I’ll give an example of where this duality comes into play.  Let’s say a person makes $100,000 a year, and he wants to give his $10,000 as Maiser.  One option is that on Erev Rosh Hashana he can write a check for $10,000, close his eyes, give it to someone who gives out Tzadakah, and say, “Give this money out to those who need it.”  Or he could give out one dollar to each of the people who come to his door during the year, also giving out the same $10,000.  Let’s say a person comes to the door saying that he’s making a Chasunah for his daughter, and he gives him a dollar.  The person responds, “Do you know how much it costs to make a Chasunah?” Another person says he needs special dental work for his son, and he gives him a dollar.  The Rambam gives a clear psak on this question. He says that it’s better to give the dollar 10,000 times – 30 times a day - than it is to give it all at once.  Why?  Because every time we give tzadakah it changes us for the better.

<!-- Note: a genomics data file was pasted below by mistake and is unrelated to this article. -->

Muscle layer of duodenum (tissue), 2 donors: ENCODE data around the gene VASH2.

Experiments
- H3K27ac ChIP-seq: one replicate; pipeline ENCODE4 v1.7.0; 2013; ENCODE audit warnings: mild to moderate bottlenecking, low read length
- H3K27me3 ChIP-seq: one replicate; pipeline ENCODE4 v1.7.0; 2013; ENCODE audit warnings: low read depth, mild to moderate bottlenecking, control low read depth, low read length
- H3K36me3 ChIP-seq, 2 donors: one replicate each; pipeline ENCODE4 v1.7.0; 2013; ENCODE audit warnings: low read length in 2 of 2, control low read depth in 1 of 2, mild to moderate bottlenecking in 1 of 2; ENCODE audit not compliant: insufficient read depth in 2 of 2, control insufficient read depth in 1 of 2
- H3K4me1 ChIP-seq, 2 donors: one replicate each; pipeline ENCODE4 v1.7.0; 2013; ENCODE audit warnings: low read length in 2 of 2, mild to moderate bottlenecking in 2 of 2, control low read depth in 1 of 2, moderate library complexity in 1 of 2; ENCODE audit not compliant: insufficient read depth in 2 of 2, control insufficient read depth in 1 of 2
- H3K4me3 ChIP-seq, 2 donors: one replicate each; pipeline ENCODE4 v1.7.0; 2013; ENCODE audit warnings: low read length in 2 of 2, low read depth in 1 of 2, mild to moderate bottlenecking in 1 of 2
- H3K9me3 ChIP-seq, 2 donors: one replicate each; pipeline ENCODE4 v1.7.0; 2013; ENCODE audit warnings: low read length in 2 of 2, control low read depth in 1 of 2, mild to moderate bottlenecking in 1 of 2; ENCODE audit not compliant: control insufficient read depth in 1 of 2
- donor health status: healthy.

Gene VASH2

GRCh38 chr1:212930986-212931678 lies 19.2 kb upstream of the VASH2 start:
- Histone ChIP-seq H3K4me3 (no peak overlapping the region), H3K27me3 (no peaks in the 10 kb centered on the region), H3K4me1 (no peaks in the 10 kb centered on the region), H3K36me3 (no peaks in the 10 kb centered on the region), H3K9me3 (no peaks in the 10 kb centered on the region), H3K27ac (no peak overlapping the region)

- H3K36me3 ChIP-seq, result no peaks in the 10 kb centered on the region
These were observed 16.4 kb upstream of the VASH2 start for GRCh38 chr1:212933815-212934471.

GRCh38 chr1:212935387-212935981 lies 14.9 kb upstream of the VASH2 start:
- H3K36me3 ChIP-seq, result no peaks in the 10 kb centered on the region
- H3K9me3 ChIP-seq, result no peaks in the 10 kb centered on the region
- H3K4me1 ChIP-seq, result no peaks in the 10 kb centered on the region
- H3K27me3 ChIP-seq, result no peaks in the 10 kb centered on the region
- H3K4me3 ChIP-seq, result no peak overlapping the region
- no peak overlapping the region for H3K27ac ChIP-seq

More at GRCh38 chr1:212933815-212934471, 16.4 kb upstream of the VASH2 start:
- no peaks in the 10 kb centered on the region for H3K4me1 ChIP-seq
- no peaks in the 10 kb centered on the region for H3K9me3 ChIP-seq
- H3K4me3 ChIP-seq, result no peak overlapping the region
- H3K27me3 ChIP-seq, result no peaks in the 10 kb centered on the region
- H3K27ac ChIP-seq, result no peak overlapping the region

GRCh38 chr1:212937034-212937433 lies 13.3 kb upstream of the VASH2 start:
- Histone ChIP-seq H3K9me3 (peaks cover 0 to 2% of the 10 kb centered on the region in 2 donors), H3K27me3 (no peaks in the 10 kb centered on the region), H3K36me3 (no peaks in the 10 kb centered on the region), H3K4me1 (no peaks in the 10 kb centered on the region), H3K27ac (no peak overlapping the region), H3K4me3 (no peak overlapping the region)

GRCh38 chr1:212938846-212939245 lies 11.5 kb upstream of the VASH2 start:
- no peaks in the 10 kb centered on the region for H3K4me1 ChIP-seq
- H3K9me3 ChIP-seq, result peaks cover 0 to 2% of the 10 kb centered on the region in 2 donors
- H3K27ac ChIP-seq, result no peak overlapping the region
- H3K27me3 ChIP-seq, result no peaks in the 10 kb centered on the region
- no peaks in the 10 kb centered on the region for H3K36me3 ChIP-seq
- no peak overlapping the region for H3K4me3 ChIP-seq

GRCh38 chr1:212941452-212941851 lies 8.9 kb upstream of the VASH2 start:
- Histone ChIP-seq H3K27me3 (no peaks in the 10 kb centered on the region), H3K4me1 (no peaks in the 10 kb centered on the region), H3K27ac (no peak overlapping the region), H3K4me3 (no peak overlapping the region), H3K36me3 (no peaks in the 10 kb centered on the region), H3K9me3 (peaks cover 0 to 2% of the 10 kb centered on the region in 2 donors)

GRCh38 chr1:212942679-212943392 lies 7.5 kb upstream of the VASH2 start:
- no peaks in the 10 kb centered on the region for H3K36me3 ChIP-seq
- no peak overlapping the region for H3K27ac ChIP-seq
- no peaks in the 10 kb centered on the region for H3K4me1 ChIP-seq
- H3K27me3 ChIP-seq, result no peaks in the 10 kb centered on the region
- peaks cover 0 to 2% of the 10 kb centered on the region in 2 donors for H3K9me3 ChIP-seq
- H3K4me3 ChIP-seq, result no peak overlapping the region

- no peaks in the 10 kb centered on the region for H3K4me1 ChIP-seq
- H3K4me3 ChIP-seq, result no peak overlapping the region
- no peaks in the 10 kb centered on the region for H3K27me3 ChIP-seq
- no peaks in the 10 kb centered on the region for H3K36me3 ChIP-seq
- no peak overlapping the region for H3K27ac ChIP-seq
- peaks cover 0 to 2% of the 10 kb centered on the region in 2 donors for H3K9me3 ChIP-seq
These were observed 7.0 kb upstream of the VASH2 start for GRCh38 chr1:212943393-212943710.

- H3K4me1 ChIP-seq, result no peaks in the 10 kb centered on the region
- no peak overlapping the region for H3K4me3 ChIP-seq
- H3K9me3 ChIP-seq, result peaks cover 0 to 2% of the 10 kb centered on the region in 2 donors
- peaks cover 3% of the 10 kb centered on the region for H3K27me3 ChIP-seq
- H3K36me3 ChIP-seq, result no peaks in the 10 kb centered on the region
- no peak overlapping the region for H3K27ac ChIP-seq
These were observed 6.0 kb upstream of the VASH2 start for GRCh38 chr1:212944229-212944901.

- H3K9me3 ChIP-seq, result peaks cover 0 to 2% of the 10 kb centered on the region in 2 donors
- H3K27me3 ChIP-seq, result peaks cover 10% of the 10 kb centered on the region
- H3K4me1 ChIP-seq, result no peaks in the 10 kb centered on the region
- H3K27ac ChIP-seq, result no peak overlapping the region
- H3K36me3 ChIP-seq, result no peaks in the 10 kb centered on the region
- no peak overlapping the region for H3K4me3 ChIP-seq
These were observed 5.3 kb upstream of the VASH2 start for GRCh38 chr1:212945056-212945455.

It this case there is also a dialectic between Hashem’s point of view and our point of view.  Hashem may see that it may have be more effective if we give a few strategically placed gifts to those who need it the most.  Let’s say a person has a large debt that is driving him and his family mad, and a large gift can have an enormous effect to take off the pressure he is under.  From Shamayim’s perspective, this may be a more effective use of the money.  But from our point of view, our task is with changing ourselves – as our Mishnah says, “everything depends on the abundance of good deeds” – and therefore, we should give the small amount of Tzadakah many times because it maximizes the extent to which we can improve ourselves..